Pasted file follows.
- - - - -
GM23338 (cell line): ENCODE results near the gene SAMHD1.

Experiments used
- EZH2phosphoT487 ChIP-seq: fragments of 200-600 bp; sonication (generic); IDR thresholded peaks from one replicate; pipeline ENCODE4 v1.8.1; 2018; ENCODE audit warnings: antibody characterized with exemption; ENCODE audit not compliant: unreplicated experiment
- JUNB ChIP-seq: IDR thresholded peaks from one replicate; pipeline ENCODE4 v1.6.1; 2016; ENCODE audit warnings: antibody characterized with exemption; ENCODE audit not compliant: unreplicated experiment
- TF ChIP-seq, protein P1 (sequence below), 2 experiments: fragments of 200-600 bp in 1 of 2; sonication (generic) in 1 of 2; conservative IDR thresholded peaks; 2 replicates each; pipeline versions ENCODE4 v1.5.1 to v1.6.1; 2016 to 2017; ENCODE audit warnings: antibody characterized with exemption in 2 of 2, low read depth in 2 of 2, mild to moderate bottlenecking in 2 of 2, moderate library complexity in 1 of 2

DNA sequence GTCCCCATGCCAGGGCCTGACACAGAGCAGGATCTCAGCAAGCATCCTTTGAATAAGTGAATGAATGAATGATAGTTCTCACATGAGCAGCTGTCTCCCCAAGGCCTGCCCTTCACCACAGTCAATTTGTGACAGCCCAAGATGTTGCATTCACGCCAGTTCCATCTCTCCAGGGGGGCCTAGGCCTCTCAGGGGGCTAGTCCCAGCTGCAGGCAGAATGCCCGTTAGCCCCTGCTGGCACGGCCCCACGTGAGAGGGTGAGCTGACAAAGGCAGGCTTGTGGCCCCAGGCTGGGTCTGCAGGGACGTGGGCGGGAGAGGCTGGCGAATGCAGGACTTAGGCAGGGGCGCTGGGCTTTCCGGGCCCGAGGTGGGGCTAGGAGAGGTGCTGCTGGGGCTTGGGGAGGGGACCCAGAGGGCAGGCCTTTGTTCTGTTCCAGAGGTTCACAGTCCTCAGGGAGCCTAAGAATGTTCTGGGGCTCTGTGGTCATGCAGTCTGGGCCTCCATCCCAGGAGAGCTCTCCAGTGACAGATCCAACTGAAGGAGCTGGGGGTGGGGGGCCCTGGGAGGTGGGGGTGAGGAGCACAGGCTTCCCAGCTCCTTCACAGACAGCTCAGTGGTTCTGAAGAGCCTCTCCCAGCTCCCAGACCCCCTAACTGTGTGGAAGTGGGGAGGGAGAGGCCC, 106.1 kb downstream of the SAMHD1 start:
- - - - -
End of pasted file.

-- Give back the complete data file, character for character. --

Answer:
GM23338 (cell line): ENCODE results near the gene SAMHD1.

Experiments used
- EZH2phosphoT487 ChIP-seq: fragments of 200-600 bp; sonication (generic); IDR thresholded peaks from one replicate; pipeline ENCODE4 v1.8.1; 2018; ENCODE audit warnings: antibody characterized with exemption; ENCODE audit not compliant: unreplicated experiment
- JUNB ChIP-seq: IDR thresholded peaks from one replicate; pipeline ENCODE4 v1.6.1; 2016; ENCODE audit warnings: antibody characterized with exemption; ENCODE audit not compliant: unreplicated experiment
- TF ChIP-seq, protein P1 (sequence below), 2 experiments: fragments of 200-600 bp in 1 of 2; sonication (generic) in 1 of 2; conservative IDR thresholded peaks; 2 replicates each; pipeline versions ENCODE4 v1.5.1 to v1.6.1; 2016 to 2017; ENCODE audit warnings: antibody characterized with exemption in 2 of 2, low read depth in 2 of 2, mild to moderate bottlenecking in 2 of 2, moderate library complexity in 1 of 2

DNA sequence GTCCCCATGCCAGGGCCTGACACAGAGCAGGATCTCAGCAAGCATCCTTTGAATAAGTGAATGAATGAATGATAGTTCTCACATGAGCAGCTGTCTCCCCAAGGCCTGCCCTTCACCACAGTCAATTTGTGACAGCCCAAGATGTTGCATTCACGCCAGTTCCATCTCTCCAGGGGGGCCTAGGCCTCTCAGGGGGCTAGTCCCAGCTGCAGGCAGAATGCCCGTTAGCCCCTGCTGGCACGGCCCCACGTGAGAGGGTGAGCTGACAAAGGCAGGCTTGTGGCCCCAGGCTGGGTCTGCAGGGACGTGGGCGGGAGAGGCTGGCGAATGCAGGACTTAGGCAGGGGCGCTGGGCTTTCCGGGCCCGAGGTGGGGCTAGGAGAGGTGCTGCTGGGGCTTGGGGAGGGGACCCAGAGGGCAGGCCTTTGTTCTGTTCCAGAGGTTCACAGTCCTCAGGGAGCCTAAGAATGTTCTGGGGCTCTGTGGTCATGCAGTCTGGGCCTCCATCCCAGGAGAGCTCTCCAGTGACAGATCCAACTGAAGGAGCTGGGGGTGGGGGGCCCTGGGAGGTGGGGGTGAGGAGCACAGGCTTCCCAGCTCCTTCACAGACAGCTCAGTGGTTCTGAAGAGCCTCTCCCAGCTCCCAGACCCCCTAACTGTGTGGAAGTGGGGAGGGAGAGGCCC, 106.1 kb downstream of the SAMHD1 start: